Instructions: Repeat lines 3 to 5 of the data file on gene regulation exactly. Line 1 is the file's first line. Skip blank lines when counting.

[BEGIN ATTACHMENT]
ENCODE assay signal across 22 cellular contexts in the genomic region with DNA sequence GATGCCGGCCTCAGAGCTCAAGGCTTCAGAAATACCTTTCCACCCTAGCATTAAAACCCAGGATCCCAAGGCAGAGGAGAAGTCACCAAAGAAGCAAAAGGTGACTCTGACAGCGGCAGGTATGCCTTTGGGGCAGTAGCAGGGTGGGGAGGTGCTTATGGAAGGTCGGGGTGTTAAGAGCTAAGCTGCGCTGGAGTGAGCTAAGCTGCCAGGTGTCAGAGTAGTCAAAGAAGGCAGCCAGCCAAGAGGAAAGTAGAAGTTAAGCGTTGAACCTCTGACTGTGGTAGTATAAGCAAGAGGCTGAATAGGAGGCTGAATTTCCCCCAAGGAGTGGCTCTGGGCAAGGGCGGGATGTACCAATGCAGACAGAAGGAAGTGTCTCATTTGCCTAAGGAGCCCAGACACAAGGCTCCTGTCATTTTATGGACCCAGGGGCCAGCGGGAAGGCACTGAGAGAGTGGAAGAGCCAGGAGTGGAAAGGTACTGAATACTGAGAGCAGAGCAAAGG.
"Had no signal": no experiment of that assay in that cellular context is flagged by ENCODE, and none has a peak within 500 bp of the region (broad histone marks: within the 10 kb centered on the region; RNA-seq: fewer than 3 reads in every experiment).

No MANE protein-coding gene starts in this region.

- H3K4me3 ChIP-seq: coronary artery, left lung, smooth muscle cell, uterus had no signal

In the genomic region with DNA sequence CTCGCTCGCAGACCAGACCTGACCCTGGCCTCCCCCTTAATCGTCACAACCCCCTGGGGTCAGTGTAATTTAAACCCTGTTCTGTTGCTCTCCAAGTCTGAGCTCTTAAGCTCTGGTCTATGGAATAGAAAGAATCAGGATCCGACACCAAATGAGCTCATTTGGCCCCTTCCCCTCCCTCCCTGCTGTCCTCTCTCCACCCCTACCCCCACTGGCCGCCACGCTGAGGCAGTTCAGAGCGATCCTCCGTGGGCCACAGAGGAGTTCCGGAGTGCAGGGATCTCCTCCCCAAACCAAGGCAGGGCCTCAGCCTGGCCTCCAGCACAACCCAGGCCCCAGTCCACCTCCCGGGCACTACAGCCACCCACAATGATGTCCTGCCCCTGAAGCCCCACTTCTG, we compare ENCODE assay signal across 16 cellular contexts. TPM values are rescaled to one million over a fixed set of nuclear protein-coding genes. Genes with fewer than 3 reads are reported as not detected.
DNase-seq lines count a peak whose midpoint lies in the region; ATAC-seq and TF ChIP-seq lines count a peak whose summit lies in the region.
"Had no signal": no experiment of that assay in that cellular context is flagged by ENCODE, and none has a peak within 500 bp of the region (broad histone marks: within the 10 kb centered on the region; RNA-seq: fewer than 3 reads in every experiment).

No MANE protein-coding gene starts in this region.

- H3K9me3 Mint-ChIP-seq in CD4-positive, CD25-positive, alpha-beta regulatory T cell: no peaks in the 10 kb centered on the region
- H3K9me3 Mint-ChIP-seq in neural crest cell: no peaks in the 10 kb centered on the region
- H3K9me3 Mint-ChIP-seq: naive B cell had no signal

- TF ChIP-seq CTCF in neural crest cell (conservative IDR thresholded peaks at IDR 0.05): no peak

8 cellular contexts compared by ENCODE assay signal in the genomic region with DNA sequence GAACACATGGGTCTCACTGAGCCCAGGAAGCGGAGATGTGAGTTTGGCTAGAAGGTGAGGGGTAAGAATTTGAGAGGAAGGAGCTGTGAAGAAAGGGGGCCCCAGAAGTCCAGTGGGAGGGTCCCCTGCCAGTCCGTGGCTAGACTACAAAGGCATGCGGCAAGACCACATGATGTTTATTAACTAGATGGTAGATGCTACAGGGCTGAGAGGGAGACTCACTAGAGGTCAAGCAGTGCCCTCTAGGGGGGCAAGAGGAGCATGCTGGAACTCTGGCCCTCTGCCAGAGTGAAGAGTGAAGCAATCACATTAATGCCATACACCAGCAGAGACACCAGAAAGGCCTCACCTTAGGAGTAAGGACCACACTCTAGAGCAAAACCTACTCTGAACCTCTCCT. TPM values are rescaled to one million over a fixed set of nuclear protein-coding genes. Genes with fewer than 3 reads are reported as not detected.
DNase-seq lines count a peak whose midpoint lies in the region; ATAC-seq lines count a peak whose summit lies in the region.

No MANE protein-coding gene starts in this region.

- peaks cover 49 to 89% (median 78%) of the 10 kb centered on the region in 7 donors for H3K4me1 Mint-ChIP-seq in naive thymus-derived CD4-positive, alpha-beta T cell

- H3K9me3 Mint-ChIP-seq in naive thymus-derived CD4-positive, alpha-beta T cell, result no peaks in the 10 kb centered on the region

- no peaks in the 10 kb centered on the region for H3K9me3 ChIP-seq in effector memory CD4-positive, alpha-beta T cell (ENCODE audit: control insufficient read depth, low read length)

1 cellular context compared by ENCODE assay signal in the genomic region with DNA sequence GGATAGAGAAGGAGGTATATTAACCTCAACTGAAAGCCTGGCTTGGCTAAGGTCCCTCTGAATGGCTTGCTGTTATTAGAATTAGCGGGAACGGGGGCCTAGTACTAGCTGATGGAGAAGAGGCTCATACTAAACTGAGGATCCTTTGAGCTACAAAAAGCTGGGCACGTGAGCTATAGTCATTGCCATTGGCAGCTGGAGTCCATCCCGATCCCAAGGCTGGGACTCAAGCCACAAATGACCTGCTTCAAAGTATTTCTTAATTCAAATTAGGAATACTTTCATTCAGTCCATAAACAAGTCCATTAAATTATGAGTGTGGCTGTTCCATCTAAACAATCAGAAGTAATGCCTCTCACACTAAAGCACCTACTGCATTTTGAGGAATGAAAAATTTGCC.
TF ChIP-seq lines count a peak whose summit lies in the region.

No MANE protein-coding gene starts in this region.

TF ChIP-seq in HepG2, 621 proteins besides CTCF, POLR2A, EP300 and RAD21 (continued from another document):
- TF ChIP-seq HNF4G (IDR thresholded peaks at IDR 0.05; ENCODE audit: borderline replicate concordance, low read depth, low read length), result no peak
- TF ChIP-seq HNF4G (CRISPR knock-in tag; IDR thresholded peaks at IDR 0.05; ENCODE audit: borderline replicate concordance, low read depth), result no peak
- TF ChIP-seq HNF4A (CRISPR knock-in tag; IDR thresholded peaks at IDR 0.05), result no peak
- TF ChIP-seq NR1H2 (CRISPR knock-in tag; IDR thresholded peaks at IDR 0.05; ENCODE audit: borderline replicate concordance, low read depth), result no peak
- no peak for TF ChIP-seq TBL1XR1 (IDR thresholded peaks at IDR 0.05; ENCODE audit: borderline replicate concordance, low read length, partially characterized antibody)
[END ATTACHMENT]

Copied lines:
No MANE protein-coding gene starts in this region.

- H3K4me3 ChIP-seq: coronary artery, left lung, smooth muscle cell, uterus had no signal

In the genomic region with DNA sequence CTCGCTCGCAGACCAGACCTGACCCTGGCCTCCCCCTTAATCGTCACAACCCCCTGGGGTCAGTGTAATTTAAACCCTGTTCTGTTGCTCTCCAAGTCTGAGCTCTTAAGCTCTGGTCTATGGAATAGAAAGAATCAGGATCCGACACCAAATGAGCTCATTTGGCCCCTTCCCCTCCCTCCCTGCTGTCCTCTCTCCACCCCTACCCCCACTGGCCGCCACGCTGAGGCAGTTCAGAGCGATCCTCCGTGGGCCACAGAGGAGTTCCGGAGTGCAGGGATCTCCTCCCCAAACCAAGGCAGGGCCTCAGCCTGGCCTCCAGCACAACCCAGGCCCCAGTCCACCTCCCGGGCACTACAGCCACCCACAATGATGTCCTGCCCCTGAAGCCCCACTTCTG, we compare ENCODE assay signal across 16 cellular contexts. TPM values are rescaled to one million over a fixed set of nuclear protein-coding genes. Genes with fewer than 3 reads are reported as not detected.